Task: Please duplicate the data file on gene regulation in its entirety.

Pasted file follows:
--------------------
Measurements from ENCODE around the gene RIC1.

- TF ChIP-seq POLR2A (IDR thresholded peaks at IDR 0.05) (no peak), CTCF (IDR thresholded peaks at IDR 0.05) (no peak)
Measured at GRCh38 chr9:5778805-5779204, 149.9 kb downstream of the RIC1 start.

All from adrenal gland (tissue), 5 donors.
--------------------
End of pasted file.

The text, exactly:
Measurements from ENCODE around the gene RIC1.

- TF ChIP-seq POLR2A (IDR thresholded peaks at IDR 0.05) (no peak), CTCF (IDR thresholded peaks at IDR 0.05) (no peak)
Measured at GRCh38 chr9:5778805-5779204, 149.9 kb downstream of the RIC1 start.

All from adrenal gland (tissue), 5 donors.